The upper cross member is preferably provided with a pair of sleeve-type cushion elements that serve to ease the compression on the user's chest, occurring while he is exerting either crunching or curling effort on the gripping handles.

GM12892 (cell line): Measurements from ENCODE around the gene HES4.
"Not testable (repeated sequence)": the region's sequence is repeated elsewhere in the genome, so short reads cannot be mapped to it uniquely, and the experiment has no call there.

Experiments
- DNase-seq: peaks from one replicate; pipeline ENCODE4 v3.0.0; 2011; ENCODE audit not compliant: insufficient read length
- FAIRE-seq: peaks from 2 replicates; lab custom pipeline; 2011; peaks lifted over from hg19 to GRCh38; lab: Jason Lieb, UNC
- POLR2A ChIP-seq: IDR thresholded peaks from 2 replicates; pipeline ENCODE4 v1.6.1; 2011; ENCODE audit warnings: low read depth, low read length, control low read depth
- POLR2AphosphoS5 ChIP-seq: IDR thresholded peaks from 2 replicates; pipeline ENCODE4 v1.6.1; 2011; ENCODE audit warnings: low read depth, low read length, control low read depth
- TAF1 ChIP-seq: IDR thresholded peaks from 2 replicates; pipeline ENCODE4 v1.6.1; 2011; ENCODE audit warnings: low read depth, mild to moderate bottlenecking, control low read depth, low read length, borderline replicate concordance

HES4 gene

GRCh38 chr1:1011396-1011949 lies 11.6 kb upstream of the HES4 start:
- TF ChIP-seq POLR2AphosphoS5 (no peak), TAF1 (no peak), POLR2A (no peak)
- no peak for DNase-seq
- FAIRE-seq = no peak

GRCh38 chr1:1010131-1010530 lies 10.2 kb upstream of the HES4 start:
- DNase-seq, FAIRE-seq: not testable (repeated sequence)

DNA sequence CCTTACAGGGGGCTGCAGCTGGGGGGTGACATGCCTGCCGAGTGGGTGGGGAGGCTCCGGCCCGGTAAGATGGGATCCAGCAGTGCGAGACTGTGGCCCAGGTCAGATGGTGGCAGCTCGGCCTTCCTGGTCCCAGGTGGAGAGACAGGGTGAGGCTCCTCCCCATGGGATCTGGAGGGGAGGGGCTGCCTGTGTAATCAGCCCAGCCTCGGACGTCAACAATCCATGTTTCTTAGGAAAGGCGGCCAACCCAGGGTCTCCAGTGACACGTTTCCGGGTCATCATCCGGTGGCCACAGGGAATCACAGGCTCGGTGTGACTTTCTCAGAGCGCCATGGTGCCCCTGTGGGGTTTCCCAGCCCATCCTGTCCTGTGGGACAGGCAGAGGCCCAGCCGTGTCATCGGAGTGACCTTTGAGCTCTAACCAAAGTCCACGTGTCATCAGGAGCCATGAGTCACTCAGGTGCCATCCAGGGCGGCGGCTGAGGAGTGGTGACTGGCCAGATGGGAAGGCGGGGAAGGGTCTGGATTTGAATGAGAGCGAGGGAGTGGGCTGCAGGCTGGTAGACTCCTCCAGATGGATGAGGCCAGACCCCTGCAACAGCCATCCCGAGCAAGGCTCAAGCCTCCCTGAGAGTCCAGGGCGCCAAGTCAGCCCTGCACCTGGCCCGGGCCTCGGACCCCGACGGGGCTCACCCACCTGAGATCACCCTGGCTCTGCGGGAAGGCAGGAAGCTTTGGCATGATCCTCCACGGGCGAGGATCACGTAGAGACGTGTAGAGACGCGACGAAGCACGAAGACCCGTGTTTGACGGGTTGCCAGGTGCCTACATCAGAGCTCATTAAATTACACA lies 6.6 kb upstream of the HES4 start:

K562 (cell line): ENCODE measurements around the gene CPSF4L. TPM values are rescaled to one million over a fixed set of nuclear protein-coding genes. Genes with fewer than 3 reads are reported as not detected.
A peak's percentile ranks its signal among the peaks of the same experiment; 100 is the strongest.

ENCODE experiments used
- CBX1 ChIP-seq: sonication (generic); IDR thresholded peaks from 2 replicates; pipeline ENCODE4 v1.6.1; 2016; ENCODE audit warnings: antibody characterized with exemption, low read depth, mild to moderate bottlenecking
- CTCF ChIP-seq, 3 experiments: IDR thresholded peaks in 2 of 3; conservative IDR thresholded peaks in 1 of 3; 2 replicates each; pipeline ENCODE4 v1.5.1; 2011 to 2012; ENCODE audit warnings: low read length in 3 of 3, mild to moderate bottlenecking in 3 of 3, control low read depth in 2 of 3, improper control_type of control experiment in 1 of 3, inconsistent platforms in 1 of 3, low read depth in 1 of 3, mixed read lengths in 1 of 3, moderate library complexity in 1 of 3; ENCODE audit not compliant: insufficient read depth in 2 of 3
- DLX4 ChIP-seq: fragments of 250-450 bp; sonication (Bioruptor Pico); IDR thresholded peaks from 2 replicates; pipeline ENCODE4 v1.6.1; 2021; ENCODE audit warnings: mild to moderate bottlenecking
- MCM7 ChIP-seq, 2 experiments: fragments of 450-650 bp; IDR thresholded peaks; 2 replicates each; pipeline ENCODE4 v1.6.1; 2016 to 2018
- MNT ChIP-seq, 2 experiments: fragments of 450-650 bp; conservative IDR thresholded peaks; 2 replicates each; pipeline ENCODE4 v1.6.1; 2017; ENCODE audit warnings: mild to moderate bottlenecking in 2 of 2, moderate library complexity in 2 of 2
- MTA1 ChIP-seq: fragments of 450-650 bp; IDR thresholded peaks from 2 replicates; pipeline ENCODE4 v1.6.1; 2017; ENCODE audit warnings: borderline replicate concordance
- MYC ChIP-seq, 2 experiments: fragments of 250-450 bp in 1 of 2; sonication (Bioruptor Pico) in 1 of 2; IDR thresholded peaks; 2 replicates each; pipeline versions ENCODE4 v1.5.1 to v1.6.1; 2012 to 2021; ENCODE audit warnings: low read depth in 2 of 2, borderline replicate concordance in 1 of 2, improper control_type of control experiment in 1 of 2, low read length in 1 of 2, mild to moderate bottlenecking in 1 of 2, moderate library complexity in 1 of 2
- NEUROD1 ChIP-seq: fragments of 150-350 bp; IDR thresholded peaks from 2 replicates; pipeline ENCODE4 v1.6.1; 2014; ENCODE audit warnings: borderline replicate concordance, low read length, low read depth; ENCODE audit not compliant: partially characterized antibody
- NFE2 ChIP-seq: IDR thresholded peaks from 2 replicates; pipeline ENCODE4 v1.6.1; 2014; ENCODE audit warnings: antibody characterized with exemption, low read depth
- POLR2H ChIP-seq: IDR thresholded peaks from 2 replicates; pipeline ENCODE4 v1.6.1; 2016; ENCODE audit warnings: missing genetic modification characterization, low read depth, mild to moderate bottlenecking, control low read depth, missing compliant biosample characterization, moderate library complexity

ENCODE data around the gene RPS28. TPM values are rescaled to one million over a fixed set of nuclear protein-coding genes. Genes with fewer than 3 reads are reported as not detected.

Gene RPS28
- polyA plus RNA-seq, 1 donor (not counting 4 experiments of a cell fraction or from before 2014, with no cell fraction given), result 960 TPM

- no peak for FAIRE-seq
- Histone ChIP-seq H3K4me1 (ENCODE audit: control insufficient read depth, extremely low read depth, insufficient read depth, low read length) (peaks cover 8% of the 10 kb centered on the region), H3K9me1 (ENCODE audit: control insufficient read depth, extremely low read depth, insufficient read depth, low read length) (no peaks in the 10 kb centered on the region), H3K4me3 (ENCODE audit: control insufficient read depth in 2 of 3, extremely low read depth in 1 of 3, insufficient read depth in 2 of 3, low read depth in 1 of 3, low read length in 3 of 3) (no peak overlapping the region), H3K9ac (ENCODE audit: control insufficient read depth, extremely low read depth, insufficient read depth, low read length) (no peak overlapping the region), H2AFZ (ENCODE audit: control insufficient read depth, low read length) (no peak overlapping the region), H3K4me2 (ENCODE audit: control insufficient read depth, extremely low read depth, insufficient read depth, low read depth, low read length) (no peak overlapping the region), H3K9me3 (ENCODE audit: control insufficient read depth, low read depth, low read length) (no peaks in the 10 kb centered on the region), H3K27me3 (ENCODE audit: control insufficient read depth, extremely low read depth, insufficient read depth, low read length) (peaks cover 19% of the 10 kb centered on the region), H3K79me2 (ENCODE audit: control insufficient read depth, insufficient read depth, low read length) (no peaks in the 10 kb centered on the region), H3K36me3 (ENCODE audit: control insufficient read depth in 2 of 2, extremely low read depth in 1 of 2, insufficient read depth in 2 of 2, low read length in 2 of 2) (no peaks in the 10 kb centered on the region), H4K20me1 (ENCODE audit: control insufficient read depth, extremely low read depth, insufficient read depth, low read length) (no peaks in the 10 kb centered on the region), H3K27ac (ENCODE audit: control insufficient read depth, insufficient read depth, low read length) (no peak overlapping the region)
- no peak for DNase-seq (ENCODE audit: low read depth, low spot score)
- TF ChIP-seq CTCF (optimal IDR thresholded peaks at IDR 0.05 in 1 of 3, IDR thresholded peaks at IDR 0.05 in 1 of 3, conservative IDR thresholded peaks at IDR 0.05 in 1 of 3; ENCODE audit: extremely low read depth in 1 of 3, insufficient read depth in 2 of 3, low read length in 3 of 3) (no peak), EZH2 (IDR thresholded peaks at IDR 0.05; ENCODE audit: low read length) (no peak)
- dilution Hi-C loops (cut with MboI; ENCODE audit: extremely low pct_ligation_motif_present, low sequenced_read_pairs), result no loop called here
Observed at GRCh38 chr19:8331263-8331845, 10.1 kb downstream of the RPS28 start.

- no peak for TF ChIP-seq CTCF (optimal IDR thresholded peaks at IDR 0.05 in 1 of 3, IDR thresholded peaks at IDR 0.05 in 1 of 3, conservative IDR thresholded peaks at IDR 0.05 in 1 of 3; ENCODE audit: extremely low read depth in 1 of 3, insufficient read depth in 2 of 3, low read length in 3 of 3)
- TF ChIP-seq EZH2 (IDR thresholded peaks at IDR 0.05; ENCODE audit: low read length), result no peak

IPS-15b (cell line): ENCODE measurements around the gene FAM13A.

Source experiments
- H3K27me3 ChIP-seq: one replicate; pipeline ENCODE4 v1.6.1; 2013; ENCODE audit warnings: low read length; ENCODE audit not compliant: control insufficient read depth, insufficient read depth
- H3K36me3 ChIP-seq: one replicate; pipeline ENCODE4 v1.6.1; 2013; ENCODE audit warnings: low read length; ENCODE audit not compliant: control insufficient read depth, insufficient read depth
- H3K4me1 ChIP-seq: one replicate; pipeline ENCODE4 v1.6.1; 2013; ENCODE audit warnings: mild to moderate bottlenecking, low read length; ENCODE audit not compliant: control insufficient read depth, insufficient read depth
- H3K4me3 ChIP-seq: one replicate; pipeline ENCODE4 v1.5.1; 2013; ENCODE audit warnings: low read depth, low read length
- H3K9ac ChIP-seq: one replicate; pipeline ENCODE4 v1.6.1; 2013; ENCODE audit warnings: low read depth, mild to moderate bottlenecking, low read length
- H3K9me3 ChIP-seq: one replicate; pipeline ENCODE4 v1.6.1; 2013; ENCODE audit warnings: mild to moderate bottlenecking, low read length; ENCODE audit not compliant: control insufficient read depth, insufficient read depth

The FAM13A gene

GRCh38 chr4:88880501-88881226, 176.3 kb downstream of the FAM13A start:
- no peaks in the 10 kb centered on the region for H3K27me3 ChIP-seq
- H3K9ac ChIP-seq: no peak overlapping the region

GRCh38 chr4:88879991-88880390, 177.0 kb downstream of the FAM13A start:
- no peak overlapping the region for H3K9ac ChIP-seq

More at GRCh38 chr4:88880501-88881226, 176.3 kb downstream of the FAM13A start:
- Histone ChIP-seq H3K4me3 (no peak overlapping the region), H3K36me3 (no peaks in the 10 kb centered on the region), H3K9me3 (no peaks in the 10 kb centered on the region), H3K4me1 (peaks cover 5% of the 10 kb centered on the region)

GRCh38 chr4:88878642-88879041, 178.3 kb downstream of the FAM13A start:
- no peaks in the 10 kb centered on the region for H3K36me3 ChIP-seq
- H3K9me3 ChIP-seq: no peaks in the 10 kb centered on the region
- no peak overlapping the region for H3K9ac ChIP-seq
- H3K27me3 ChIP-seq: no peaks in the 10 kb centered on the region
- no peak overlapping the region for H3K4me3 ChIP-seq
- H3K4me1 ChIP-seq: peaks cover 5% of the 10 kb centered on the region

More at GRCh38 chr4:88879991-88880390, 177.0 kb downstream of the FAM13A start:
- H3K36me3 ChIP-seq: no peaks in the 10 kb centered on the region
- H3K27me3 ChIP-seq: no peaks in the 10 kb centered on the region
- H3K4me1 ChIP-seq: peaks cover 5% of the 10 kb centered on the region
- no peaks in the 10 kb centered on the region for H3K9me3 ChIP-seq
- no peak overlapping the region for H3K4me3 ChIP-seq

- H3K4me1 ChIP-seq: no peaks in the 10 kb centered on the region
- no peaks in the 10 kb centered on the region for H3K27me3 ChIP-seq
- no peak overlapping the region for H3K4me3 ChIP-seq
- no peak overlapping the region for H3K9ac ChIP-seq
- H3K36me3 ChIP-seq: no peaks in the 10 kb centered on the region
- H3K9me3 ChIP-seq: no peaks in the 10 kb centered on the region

The lap-based (centered) first pair of parallel members are each further provided with a linear channel disposed lengthwise of its inner surface with the resulting opposing channels thus presenting a running track for a rolling-mounted short crossbar, which is pinned to the lower end of the spanning bar, so as to engage same in a sliding manner. This form of flexible linkage for the spanning member permits it to move reciprocally within the device trough, in response to the countervailing forces, being first exerted on such spanning member by the operatively attached elastic band and concurrently, but intermittently, by the upstanding second pair of converging members, as the linked crossbar that is chest-side is swung arcuately toward the trip handle cross member on the outer end by an exerciser, thus moving the spanning bar counter to the elastic band tension.